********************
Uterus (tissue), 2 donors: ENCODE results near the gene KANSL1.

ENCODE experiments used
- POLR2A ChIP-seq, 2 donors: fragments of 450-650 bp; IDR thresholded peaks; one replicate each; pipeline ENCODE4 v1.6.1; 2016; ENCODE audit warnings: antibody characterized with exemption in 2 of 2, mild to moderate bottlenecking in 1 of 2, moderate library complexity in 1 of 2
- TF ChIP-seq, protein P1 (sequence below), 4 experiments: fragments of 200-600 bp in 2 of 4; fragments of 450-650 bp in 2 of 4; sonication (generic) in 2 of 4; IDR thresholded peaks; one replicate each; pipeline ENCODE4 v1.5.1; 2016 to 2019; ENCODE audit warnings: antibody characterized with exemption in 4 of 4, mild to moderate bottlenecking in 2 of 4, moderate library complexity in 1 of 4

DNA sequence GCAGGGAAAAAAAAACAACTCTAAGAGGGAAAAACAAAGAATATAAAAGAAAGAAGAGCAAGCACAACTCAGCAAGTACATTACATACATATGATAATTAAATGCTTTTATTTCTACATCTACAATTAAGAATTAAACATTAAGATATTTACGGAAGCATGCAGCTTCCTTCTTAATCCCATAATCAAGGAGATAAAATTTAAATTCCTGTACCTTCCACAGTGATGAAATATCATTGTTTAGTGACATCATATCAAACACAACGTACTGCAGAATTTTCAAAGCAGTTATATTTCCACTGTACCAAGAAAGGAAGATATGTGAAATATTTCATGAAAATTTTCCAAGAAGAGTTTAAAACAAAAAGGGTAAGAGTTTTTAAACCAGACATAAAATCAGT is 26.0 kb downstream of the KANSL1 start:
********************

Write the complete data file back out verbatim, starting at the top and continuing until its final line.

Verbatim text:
Uterus (tissue), 2 donors: ENCODE results near the gene KANSL1.

ENCODE experiments used
- POLR2A ChIP-seq, 2 donors: fragments of 450-650 bp; IDR thresholded peaks; one replicate each; pipeline ENCODE4 v1.6.1; 2016; ENCODE audit warnings: antibody characterized with exemption in 2 of 2, mild to moderate bottlenecking in 1 of 2, moderate library complexity in 1 of 2
- TF ChIP-seq, protein P1 (sequence below), 4 experiments: fragments of 200-600 bp in 2 of 4; fragments of 450-650 bp in 2 of 4; sonication (generic) in 2 of 4; IDR thresholded peaks; one replicate each; pipeline ENCODE4 v1.5.1; 2016 to 2019; ENCODE audit warnings: antibody characterized with exemption in 4 of 4, mild to moderate bottlenecking in 2 of 4, moderate library complexity in 1 of 4

DNA sequence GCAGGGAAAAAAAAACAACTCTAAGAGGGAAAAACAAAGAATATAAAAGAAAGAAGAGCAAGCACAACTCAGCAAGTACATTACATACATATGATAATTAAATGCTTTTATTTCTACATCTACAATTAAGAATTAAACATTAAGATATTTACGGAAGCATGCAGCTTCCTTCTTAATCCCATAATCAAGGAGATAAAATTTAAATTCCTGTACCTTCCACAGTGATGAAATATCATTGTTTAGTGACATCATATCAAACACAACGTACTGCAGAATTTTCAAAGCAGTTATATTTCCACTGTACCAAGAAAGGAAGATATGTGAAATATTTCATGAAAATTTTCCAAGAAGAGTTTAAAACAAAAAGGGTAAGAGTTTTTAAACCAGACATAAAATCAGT is 26.0 kb downstream of the KANSL1 start: